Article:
Yoo apologizes for evading Army duty
That year, the Korean-American singer received U.S. citizenship and ended up avoiding military conscription in Korea. Many Koreans were furious, as Yoo had said publicly that he would serve his duty.
Currently, all able men in the nation are expected to spend 21 months in the military.
In light of public sentiment, Yoo was banned from stepping foot on Korean soil upon the request of the Military Manpower Administration.
Thirteen years later, Yoo gave his take on the story on Tuesday night on online broadcaster AfreecaTV, live and allegedly unscripted, from Hong Kong. The 38-year-old, who has been pursuing an acting career in China in the meantime, pleaded with Koreans to understand that there is more to the tale than meets the eye and asked the authorities to allow him to enter Korea.
“I was supporting the livelihood of my family and the contract period with my agency remained,” Yoo said when asked why he decided to acquire U.S. citizenship and not complete conscription. He explained that his father persuaded him not to, telling him that it would be selfish of him to carry out Army duty.
Yoo then blamed the media when asked why he said that he would serve in the military in the past.
“A journalist staking out the front my house asked me one night if I would go into the military, and I said yes I would,” Yoo explained.
According to the singer, the journalist also suggested that since the singer is so fit, he should serve in the Marines, and Yoo again replied positively. The next day, media reports surfaced saying that Yoo would enlist in the Marines.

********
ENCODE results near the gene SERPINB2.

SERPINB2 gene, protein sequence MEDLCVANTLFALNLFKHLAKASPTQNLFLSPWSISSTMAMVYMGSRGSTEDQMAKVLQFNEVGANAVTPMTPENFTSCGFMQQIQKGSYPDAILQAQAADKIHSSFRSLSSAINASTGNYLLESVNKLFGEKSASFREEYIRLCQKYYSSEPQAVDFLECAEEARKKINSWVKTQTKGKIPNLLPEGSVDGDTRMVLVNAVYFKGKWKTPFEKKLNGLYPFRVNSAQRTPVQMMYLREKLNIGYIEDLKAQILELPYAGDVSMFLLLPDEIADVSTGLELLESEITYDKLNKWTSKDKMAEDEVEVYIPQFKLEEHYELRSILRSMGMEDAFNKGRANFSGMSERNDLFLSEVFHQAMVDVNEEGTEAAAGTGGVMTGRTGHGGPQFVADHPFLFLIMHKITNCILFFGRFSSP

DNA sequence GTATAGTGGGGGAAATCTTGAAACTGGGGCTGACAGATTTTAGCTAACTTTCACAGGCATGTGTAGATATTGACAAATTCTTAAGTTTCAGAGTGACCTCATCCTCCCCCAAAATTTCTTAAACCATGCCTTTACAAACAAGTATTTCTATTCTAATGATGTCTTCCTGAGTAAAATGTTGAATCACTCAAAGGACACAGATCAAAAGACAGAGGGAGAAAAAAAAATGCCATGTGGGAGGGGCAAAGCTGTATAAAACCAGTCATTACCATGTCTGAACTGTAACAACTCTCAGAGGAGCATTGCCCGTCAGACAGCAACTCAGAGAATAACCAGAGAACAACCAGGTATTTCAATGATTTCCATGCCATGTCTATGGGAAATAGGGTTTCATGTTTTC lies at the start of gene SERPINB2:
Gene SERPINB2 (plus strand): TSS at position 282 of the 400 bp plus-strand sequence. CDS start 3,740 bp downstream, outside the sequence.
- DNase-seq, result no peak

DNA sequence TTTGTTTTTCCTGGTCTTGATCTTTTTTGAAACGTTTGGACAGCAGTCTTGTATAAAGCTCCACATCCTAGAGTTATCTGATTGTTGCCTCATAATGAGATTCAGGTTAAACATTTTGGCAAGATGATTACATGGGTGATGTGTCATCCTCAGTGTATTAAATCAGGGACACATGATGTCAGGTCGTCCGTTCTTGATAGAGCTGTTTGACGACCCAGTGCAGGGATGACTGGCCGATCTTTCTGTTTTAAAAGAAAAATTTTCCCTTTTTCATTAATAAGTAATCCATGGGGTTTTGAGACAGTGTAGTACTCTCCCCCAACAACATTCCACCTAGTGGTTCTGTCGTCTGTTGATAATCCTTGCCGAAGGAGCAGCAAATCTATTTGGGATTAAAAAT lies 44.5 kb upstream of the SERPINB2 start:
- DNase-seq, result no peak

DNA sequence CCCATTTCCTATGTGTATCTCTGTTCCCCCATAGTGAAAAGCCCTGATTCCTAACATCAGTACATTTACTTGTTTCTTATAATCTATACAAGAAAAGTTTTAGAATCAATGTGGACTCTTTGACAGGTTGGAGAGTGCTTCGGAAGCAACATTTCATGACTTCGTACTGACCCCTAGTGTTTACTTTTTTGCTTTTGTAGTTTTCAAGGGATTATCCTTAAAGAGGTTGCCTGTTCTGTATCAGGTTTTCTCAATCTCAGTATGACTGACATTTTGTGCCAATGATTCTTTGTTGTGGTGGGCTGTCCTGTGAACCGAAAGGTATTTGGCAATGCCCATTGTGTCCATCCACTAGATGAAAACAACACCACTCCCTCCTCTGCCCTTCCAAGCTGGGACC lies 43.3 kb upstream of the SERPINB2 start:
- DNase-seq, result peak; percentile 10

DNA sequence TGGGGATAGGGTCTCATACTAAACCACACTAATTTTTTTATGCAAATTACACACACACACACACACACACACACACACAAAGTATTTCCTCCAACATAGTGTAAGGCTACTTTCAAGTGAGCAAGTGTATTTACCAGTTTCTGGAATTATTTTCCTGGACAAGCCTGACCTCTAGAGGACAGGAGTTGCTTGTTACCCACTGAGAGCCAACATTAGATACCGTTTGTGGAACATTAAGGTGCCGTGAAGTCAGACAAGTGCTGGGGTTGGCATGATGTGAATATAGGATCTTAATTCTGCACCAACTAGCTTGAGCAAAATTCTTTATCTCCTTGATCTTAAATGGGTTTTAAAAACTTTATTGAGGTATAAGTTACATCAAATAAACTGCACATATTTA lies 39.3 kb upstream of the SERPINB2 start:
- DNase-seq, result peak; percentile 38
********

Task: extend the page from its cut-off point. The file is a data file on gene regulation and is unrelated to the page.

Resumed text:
Although not necessarily the Marines, Yoo said he would have had every intention of entering the military if his father hadn’t convinced him not to.
The singer added that he would definitely serve if he could go back in time.
Besides the fact that his so-called confession Tuesday mostly revolved around how the media is partly to blame and that he had little choice due to his family and agency, the timing of Yoo’s interview is receiving criticism.
The oldest a Korean man can be to serve in the military is 38 - an age Yoo turned last December.
If the interview had been done six months ago, he could still have become a conscript.
When asked why it has taken him until now to open up, Yoo said his ego didn’t allow it until last year. He added that he told Korean authorities he would like to become naturalized and go into the military last July. However, he said, the age limit only applies to those born after 1980. For those born in the 1970s - like Yoo - the age limit is 36.
Although there are some voices asserting that Yoo has paid enough for his past mistakes over the last 13 years, others still say his confession is not good enough.
“I found it ridiculous,” said Kim Hyeong-moo, an office worker. “Now that he’s at the age where he can’t go to the military, he’s putting on this show and asking to be allowed to enter Korea.”
A poll conducted by Realmeter Wednesday of 500 people ages 19 and older found that 66.2 percent of the respondents said they are against allowing Yoo to enter Korea. Seventy-one percent of that number were male respondents.
After the interview, however, Yoo told Ilgan Sports, a Korea JoongAng Daily affiliate, that he feels the 80-minute live, unscripted session was just not enough to say everything he wanted.
“It was too short to accurately deliver the A to Z of everything in the past 13 years,” he said.
In Korea, avoiding military conscription is extremely frowned upon, and few male entertainers who have done so have managed to recover their reputations.
Three months before his planned conscription, Yoo went to Japan to perform. From Japan, Yoo headed to the U.S., where his family lived at the time, and applied for citizenship.
BY KIM HYUNG-EUN [firstname.lastname@example.org]